As part of my profession, I’ve learned a lot of techniques that are not only useful in helping my patients change, but that are useful to help anyone change, including myself.
Today I wanted to highlight how one change technology is particularly useful for instigating and guiding positive changes in ourselves. I’m speaking of motivation enhancement techniques. Allow me to run you through the steps that use MET using a common example. Let’s say I wish to become more fit – improve my health and lose some weight.
To help build my motivation for change – let’s assume I’m ambivalent about embarking on my fitness quest – I need to be clearer on my goals and their benefits.
I can start building my motivation by considering all the downsides of my current state of health. I can contemplate my low energy level, feel embarrassed that by 9pm I’m pooped like somebody’s grandfather, recall that my pants and shirts don’t fit me because of the weight I’ve put on, and remind myself that I can’t run around practicing soccer with my son because my stamina is so low.
Next I can consider the benefits of my new healthier state. I visualize how svelte I will look and how much energy and stamina I have. I list to myself all the projects I’ll complete once I’m able to remain awake and alert past 9pm in the evening. I imagine how much fun I’ll have playing ball with the kids.
Now that I’ve got myself excited about making some changes in my life, I have to define these changes, that is, I need to set some goals. I’m likely to start by thinking, “I want to lose weight and become more fit.” That’s a good first step, but these goals remain vague. I have to add detail and ‘operationalize’ them, if you will, by defining success. So I decide that I will lose 15 pounds in the next 6 months, I will lower my cholesterol level by 15%, and I’ll be able to jog 3 miles – without it leading to hospitalization and arterial grafts.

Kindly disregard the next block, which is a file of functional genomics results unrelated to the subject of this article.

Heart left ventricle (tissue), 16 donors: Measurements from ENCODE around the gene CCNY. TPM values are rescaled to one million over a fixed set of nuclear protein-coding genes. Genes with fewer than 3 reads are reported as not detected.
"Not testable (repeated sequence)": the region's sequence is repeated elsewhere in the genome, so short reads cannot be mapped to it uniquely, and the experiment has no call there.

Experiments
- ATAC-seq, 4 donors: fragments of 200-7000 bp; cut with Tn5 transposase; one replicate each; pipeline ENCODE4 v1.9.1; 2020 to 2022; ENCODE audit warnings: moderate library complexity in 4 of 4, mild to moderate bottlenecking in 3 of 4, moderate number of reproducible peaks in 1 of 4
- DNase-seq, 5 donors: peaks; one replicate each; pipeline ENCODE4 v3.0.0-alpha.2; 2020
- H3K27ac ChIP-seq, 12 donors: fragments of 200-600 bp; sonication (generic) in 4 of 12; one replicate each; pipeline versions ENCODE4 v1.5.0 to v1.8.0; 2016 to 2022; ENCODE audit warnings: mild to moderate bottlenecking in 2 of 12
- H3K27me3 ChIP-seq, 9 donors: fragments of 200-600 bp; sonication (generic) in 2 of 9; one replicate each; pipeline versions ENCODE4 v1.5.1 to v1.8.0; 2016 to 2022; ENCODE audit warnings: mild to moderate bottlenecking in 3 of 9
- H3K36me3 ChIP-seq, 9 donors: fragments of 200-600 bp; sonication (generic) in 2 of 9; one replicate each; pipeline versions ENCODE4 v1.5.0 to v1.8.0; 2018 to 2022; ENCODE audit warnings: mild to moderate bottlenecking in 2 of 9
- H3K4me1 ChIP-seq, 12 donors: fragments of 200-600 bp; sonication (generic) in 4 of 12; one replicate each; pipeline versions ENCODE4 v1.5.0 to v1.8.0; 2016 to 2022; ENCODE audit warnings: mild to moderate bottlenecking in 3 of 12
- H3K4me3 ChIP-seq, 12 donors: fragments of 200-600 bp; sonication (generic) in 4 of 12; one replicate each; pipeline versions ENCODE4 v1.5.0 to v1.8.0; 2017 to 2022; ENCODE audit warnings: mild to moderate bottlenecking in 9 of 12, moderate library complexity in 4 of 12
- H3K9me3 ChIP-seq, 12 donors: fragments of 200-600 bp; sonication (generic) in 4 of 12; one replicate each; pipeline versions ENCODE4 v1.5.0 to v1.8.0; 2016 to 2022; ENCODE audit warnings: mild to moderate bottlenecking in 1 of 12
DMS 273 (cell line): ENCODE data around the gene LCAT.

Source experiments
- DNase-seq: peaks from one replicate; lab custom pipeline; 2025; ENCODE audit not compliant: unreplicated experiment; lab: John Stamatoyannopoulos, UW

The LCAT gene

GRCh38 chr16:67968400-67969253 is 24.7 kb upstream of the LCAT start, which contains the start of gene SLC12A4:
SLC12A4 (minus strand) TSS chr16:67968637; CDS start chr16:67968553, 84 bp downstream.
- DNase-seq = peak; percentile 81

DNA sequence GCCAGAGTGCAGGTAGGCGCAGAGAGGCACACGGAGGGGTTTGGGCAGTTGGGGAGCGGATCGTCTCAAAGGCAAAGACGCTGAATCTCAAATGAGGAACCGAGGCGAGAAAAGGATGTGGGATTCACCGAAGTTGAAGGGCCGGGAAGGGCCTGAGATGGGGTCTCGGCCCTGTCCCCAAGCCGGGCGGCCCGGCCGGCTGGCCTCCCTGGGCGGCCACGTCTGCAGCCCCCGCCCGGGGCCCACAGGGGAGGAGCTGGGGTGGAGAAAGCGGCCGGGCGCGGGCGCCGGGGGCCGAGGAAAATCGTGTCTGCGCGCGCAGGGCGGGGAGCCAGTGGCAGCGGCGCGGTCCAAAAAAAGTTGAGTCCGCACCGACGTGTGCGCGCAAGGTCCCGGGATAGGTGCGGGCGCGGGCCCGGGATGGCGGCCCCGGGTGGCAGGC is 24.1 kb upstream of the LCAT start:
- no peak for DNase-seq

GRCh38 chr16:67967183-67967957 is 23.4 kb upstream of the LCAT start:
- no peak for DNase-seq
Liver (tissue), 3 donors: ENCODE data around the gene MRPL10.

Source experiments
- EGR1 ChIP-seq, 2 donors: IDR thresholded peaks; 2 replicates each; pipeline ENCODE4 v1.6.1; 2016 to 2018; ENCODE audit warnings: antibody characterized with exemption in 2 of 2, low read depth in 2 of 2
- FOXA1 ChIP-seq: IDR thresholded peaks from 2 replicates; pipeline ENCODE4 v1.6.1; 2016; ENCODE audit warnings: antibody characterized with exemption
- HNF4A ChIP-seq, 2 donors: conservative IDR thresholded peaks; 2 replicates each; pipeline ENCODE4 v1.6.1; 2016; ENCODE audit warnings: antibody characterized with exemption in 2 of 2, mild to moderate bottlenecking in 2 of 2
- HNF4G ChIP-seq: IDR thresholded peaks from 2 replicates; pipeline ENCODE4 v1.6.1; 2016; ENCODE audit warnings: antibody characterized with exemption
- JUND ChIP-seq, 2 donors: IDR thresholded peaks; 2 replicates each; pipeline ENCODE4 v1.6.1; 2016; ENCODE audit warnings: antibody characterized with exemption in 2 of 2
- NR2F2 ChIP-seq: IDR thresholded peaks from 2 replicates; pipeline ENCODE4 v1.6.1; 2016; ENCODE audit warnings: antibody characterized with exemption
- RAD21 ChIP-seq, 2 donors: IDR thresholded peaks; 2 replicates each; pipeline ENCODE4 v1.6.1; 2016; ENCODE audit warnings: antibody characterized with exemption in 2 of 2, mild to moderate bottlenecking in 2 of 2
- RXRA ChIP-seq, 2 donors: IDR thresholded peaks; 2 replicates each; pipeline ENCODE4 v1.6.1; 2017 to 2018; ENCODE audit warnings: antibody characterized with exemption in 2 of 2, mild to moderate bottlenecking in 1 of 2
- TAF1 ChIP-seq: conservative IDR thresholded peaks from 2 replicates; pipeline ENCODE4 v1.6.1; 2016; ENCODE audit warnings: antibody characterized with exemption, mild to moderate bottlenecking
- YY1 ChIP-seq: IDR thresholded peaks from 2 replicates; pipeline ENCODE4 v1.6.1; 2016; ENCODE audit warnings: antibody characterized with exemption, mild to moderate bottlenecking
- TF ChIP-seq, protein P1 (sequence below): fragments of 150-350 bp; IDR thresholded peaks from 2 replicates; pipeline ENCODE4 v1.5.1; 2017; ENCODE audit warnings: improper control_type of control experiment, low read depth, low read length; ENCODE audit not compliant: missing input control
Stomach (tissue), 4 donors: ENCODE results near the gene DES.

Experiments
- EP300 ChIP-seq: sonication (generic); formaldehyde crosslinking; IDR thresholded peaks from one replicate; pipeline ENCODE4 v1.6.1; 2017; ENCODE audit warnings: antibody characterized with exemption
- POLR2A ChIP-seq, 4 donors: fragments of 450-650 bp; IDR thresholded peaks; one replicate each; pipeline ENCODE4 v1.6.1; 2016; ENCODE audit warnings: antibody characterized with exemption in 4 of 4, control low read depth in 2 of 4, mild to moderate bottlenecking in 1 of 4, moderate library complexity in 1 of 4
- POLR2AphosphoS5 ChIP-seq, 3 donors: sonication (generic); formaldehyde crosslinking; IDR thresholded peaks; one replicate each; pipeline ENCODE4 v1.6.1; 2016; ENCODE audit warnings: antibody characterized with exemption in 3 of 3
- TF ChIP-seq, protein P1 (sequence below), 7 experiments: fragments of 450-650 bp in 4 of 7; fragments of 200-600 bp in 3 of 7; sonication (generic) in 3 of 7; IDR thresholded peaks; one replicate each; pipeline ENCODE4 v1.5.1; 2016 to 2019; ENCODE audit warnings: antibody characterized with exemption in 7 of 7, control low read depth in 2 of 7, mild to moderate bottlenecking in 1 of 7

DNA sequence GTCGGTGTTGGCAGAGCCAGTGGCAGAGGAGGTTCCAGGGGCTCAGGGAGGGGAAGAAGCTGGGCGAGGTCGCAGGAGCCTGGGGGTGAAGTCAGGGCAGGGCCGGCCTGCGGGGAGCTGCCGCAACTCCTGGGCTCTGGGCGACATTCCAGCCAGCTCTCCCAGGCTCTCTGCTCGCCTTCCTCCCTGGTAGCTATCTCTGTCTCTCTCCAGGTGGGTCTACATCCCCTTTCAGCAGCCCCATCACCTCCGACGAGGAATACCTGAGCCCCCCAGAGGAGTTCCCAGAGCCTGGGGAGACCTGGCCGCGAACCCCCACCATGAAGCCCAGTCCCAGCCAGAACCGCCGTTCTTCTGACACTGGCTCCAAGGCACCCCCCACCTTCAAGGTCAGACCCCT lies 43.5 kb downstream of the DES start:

Now I have some clearly defined goals. However, I’m here at point A and I wish to end up reaching my goals, my point B. The question must be answered, “How do I get there?” The answer, of course, is you have to develop a plan.
I like to tell people that if you have goals without a plan, what you have are wishes that are likely to remain wishes to your dying day.
So, I ask myself, “How will I lose 15 pounds? What exactly do I have to change in order to bring down my weight safely and permanently?”
It makes sense that I start with the easy stuff. And the easiest way to start losing weight – my tip to you – is to change what you drink. Many of us can easily shave 15% of our daily calories by decreasing (or eliminating) fruit juices, sodas, coffee loaded with cream and sugar, and alcohol.
That sounds ‘sound’ but still is not specific enough. I have to think through, “I have a large coffee in the morning with 3 creams and 3 sugars. What will I replace it with? If I decrease the number of creams and sugars, I don’t think I’ll like it. Perhaps drinking a small coffee with 1-2 creams and 1-2 sugars is the better way to go?
So, you see, every point of possible change must be considered.
Here’s another common example of a goal, “I’m going to jog 3 times a week with an eventual goal of jogging 3 miles each time.” That sounds good, but you must follow up with, “When will I squeeze in this jogging regimen? Am I willing to get up early? Oh, and by the way, how much time will it take me to jog up to 3 miles? Hmmm … with putting on jogging clothes and shoes, getting out of my house, running, then getting home and showering … Hmmm .. that’s an hour at the very least. Am I willing to get up an hour earlier? Or is another time of day better for me? …”